Exclusive interview with Sheffield Designers DED reveals their ‘dirty little secrets’
Sheffield Unchained has the privilege of being one of only two, since DED Associates began in 1991, to interview one of Sheffield’s most creative design duos.
Following the very enjoyable launch party of DED’s new studio 99 Mary Street, Sheffield Unchained went to meet with twin bothers Nik and Jon Daughtry to find out how DED Associates began.
DED describe themselves as an ‘artist to design studio and back again’. They have an elaborate and varied portfolio including illustration, TV adverts, print, Ipad and Iphone apps, T-Shirt designs, wallpaper and branding.
Just going along for the ride
The bothers admit they have never had a five or ten year plan and describe many of their projects as organic. From a T-Shirt claiming ‘Bored of the Bekhams’ selling 37,500 in 18 months to sensual wallpaper finding its way into the newspapers and fashion magazines, DED said they like things to move naturally and to just go with the flow.
In 1991 DED started off creating the designs for all of Sheffield’s clubs such as The Leadmill, the Palais, Cuba and Warp Records. They then began designing the record labels for bands and artists until they moved into working for MTV and advertising agencies in London.
“It was about 1995 when we’d done the graphics for ‘Music in the City for BBC Radio 1 and then MTV saw our work and asked us to go down to London and show them our portfolio. So we started working with MTV and then moved into working with TV and the media.”
DED’s clients are now from all over the world, with half representing the north of England. After the recent opening of their studio 99 Mary Street they are hoping to do more in Sheffield.
Working seamlessly and intuitively
The business started as ‘Daughtry, Edwards and Daughtry’ or ‘DEAD’, however the brothers said the bank didn’t like the name so they changed it to DED, although Jon said they are still ‘DEAD’ to their clients. Edwards left and they became just two, working with freelancers until they employed Rob Barber as their illustrator ten years ago.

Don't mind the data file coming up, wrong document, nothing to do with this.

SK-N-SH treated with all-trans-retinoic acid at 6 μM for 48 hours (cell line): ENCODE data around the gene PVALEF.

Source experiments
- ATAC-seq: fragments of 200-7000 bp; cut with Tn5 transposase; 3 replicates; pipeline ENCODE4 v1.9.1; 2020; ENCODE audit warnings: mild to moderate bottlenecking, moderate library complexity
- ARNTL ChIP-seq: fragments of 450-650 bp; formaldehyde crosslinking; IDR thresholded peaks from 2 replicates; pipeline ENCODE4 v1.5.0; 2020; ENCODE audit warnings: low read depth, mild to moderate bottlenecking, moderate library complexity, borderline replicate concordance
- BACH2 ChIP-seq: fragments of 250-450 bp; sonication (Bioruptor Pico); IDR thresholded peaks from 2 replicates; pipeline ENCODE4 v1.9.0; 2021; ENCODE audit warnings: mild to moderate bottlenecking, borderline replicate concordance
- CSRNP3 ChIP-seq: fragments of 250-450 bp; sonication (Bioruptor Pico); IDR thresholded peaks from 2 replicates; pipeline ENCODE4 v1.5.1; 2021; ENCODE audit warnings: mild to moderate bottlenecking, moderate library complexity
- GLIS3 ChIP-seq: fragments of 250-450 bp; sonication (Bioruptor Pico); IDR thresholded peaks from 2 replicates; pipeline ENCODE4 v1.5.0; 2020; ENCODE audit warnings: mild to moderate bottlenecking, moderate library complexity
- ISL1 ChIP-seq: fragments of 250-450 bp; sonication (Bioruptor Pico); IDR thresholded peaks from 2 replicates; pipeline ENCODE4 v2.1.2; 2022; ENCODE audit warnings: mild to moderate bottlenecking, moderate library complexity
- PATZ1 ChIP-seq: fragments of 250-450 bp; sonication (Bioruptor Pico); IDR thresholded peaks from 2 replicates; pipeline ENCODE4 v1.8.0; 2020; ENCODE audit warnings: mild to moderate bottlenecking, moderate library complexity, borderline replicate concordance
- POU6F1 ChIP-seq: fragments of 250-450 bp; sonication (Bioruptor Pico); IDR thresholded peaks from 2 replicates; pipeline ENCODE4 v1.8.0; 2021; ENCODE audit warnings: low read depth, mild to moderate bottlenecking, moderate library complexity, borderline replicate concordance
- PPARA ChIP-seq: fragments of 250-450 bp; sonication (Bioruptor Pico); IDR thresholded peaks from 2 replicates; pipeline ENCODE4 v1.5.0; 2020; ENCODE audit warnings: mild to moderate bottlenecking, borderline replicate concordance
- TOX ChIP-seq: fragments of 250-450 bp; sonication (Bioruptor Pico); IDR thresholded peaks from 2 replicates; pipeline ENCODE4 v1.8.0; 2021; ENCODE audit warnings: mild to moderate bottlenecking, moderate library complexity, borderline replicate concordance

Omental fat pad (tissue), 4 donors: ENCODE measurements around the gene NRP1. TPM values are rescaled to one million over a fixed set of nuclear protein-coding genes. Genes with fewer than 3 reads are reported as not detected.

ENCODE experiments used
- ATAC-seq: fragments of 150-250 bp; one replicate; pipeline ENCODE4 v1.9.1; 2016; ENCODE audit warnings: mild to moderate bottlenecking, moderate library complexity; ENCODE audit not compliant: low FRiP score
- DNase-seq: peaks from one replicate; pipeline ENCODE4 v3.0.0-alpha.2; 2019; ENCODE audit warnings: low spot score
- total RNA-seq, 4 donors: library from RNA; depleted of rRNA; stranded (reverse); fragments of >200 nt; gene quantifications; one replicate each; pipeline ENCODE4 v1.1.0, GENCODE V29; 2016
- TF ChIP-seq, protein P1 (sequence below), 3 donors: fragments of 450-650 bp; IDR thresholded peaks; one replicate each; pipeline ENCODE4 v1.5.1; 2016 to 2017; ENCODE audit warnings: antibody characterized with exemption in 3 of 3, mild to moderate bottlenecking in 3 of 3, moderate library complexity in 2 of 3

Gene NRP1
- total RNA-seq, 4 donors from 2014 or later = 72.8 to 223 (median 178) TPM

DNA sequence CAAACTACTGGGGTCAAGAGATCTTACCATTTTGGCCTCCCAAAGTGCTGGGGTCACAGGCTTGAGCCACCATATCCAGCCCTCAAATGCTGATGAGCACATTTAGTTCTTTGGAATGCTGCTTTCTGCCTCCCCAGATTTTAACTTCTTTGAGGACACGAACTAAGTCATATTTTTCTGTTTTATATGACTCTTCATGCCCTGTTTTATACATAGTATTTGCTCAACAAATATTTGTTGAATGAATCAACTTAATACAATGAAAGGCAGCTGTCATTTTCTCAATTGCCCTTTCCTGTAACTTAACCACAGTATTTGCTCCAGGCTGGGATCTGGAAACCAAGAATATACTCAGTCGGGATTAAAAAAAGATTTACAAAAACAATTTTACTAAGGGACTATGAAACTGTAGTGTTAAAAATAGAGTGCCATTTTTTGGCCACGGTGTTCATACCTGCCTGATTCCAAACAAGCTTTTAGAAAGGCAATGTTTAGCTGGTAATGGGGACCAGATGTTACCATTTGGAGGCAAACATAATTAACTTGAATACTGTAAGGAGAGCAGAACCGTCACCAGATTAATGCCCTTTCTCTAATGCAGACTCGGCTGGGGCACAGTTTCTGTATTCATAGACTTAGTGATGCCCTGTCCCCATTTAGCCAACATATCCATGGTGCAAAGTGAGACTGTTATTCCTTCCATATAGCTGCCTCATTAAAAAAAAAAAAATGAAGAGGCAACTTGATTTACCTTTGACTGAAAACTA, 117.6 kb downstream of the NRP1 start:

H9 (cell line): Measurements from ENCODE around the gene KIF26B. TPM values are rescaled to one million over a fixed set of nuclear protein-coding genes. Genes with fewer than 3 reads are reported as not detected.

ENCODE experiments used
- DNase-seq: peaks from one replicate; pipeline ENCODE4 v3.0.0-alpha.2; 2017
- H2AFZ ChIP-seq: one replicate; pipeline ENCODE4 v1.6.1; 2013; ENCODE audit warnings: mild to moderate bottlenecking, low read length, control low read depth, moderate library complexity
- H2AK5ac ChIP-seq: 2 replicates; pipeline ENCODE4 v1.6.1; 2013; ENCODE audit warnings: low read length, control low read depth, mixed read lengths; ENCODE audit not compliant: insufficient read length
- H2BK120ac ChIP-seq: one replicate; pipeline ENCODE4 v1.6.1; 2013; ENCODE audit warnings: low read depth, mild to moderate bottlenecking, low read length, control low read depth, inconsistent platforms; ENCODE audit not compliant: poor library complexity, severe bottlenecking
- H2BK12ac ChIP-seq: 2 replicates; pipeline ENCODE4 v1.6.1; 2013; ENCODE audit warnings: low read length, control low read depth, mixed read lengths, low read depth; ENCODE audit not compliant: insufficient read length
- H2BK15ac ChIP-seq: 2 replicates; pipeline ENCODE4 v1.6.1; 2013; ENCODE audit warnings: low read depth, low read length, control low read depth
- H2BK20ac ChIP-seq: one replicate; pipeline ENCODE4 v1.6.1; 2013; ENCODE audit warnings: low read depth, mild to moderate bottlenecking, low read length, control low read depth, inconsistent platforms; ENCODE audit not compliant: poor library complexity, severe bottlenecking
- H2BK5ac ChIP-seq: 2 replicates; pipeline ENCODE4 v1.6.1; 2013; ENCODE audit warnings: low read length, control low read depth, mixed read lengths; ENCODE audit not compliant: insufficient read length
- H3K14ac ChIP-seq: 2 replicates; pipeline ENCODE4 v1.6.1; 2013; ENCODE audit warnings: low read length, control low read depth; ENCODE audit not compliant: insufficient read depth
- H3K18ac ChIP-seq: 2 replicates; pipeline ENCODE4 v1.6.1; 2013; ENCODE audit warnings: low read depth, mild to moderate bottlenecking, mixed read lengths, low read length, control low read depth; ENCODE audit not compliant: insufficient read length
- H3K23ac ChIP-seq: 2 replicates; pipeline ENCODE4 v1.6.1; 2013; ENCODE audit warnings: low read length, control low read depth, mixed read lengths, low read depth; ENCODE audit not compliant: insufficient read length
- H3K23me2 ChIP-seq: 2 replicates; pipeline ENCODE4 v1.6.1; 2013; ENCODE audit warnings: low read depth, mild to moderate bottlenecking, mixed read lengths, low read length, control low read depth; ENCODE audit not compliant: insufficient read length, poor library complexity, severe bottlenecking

Nik said that he likes to be free of the business side of things and that this translates into their projects:
“I’m more free in terms of work and Jon focuses more on the detail, so I can do something and then pass it on to Jon and he will focus on the detail, so in that sense we work well together.”
The brothers say that being twins means that they work intuitively together, where one of them can start on a project and then pass it on to the other and they will know ‘exactly where it is coming from and where it has been’.
“It doesn’t necessarily feel like we are handing it over to somebody else, so for a client it is quite seamless to have both of us working on the same project at the same time.”
Here is an audio slideshow from our interview, where the brothers talk more about thier projects and working together:
Note: Apologies for the terrible audio, this audio slideshow was an after thought from audio recorded soley for my notes – I’ll never go to an interview presuming I won’t use the audio again, as it’s bound to turn out to be as interesting as this one!
We inspire each other
Nik and Jon, 43, always knew they were going to go into business together and after living in a caravan for over a year at the age of eleven, whilst their father built their home, they were inspired to focus on art and design at school and college. Nik said:
“My father’s an electrician and he had his own business, he used to bring drawings home of the electrical projects he was working on. These drawings, even at the age of six, always fascinated us.”
At the age of 17 Jon went to study art and design in Lincoln and Nik stayed in Sheffield to study a similar course. Jon said:
“The intention was that we would come back together after our studies and start a business together and we never really expected anything other than that to happen.”
Jon explained how as children at school they used to sell boxes of lollipops they were given at a profit and how at college they bought the T-Shirts a tutor had designed and sold them to their friends and around the city.
When asked about where they get their inspiration from, the brothers simultaneously pointed to each other and then after some thought added,
“Through like-minded people, people like Sheffield university professor Tony Ryan who inspires us to expand our ideas and how we visualise and communicate the projects we are working on.”
99 Mary Street – a new concept space
For the last eighteen months DED has been renovating and ‘re-imagining’ their new studio at 99 Mary Street. DED describes the 1890’ s industrial building as being “crafted for the showing and sharing of everything that’s good in creative endeavour.”
After stripping the walls and opening the former goods entrance, DED has transformed the space into both a working studio and a venue which they plan to hire out for creative events such as exhibitions, concerts, workshops or meet ups.
DED will also be using the space to build their own designs such as a large robotic plant that will mimic the process of photosynthesis, as part of a project with Sheffield University.
99 Mary street will have a programme of events so keep an eye on the website to have a look at what is happening.